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Controversial Cases To Watch As Supreme Court Gears Up For New Term




United States Supreme Court (Front L-R) Associate Justice Stephen Breyer, Associate Justice Clarence Thomas, Chief Justice John Roberts, Associate Justice Ruth Bader Ginsburg, Associate Justice Samuel Alito, Jr., (Back L-R) Associate Justice Neil Gorsuch, Associate Justice Sonia Sotomayor, Associate Justice Elena Kagan and Associate Justice Brett Kavanaugh pose for their official portrait at the Supreme Court building.
United States Supreme Court (Front L-R) Associate Justice Stephen Breyer, Associate Justice Clarence Thomas, Chief Justice John Roberts, Associate Justice Ruth Bader Ginsburg, Associate Justice Samuel Alito, Jr., (Back L-R) Associate Justice Neil Gorsuch, Associate Justice Sonia Sotomayor, Associate Justice Elena Kagan and Associate Justice Brett Kavanaugh pose for their official portrait at the Supreme Court building.
Chip Somodevilla/Getty Images

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The Supreme Court is back in session for a new term starting next Monday, October 7th. This will be the first full term the court serves together, after Justice Brett Kavanaugh was confirmed last year. 

Currently, the court has a five to four conservative majority. With a developing impeachment inquiry and several hot-button issues on the docket, the court’s upcoming term is expected to be high-profile. Some of the cases to be considered include LGBT workplace rights, the Second Amendment and DACA. On Monday the court will hear Kahler V. Kansas, to decide whether states can abolish the insanity defense.

Today on AirTalk we’ll discuss cases to watch. For more details on a specific case, you can find links and descriptions below.

Kahler v. Kansas (Oct. 7): Whether the Constitution allows a state to abolish the insanity defense

Ramos v. Louisiana (Oct. 7): Whether the Sixth Amendment’s guarantee of a unanimous jury applies to the states.

Bostock v. Clayton County, Georgia and Altitude Express v. Zarda (consolidated for one hour of oral argument) (Oct. 8): Whether the federal ban on employment discrimination “because of sex” applies to discrimination based on sexual orientation.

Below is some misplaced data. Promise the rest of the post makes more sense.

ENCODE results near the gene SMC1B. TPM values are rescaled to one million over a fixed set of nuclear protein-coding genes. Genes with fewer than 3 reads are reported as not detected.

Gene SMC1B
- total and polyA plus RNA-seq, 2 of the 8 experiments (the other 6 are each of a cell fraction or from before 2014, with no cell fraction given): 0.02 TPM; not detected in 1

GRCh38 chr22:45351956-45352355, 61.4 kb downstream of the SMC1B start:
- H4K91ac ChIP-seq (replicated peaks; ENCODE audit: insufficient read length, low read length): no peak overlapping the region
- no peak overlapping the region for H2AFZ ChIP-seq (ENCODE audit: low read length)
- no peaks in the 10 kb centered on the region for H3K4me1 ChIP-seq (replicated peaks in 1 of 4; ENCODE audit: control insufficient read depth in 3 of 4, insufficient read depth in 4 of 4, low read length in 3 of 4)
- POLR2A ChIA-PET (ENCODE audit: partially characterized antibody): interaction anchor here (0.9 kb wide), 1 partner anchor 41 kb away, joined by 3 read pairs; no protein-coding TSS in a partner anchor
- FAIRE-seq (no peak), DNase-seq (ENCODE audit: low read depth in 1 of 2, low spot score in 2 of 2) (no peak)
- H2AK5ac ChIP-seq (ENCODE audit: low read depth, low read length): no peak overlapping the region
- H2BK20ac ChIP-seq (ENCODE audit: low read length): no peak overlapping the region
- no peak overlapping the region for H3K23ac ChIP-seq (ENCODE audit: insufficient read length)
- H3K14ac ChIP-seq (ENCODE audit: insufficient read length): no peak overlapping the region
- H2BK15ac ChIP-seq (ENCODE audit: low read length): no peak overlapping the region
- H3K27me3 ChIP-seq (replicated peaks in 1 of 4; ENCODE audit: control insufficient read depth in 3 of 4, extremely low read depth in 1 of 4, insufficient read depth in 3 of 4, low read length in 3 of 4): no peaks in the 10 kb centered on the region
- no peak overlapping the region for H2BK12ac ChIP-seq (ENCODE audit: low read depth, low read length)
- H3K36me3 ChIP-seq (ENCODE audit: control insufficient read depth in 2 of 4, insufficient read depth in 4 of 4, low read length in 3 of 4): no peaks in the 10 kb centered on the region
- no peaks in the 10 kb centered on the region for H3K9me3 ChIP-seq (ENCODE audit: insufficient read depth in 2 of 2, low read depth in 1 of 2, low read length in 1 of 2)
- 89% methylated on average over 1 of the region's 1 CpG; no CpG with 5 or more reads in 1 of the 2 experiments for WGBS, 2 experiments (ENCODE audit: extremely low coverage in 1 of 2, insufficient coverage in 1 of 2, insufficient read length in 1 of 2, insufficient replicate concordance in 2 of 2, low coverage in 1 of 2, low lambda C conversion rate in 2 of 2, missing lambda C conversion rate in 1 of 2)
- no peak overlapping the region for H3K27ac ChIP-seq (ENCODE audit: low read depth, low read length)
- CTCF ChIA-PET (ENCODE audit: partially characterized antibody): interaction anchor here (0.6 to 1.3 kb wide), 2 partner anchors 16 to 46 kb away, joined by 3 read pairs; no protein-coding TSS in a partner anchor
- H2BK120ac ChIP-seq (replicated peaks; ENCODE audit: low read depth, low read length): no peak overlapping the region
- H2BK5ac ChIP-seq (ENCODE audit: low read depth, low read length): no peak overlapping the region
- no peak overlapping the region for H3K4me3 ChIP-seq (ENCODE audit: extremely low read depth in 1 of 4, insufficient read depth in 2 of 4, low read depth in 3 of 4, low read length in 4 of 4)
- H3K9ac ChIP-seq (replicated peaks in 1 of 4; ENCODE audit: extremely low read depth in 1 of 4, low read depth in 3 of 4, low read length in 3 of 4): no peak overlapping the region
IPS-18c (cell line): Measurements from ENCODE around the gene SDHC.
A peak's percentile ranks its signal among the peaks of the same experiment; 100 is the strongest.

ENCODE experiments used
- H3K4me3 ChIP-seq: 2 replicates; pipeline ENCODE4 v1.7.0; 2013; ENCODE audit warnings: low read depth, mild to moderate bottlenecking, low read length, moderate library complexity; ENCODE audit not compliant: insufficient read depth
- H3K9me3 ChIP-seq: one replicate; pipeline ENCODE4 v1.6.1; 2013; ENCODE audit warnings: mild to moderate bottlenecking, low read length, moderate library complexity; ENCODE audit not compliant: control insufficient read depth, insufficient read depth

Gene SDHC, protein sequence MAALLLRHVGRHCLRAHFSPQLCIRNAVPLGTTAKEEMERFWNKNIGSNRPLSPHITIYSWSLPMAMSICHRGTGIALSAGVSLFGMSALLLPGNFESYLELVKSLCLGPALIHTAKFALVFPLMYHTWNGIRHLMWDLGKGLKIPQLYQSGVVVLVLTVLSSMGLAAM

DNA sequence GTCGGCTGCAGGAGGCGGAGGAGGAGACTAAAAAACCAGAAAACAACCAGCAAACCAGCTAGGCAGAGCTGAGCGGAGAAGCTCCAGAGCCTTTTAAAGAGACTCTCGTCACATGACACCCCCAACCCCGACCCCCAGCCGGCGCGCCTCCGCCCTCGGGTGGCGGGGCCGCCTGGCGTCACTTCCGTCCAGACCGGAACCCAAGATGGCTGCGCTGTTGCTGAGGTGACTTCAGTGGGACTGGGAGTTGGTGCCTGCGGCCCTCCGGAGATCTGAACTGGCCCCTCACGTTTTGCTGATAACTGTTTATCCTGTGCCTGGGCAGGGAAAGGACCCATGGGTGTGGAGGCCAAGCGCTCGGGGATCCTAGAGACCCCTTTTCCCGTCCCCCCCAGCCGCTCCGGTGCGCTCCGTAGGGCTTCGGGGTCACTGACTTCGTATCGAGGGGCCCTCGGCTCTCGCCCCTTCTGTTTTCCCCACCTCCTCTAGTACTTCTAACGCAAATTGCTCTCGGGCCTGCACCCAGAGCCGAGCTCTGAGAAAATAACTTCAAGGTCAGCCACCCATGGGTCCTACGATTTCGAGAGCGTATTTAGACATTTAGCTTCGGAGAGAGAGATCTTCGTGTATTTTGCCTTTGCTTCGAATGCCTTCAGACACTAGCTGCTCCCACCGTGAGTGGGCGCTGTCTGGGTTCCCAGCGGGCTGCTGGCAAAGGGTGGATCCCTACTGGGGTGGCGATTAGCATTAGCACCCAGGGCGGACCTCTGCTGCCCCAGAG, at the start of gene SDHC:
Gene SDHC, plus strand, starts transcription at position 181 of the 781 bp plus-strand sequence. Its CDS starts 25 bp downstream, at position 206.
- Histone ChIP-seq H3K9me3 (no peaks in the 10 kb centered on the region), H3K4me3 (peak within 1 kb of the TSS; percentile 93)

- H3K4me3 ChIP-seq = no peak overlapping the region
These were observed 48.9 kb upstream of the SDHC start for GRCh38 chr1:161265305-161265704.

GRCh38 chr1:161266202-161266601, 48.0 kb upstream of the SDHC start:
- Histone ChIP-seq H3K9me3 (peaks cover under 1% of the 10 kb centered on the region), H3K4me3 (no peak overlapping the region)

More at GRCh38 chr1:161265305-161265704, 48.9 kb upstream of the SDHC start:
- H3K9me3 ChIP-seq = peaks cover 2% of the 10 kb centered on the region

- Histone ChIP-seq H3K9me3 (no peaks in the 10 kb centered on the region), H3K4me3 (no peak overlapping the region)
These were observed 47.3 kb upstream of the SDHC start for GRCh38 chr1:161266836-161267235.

R.G. & G.R. Harris Funeral Homes v. EEOC (Oct. 8): Whether federal employment discrimination laws prohibit discrimination against transgender people

Department of Homeland Security v. Regents of the University of California, Trump v. NAACP and McAleenan v. Vidal (Tuesday, Nov. 12): Whether courts can review the decision to end DACA; and, if so, whether the decision to end DACA was lawful.

Hernandez v. Mesa (Tuesday, Nov. 12): Whether, when the plaintiffs allege that a rogue law-enforcement officer violated clearly established Fourth and Fifth Amendment rights for which there is no other legal remedy, courts should recognize a claim for damages against him.

Comcast Corp. v. National Association of African American-Owned Media (Wednesday, Nov. 13): Whether a claim that a defendant violated the federal law barring racial discrimination in contracts requires the plaintiff to show that the defendant would not have turned the plaintiff down were it not for the plaintiff’s race.

New York State Rifle & Pistol Association v. City of New York (Monday, Dec. 2): Whether the city’s ban on taking a handgun outside city limits violates the Second Amendment.

Espinoza v. Montana Department of Revenue (DATE TBD): Whether it violates the religion clauses or the equal protection clause of the United States Constitution to invalidate a generally available and religiously neutral student-aid program simply because the program affords students the choice of attending religious schools.

Kelly v. U.S. (DATE TBD): Whether a public official “defraud[s]” the government of its property by advancing a “public policy reason” for an official decision that is not her subjective “real reason” for making the decision.

 

Guests:

Amy Howe, co-founder of SCOTUSblog and and author of the blog, "Howe on the Court"; she tweets @AHoweBlogger

Adam Liptak, U.S. Supreme Court reporter for The New York Times; he tweets @adamliptak



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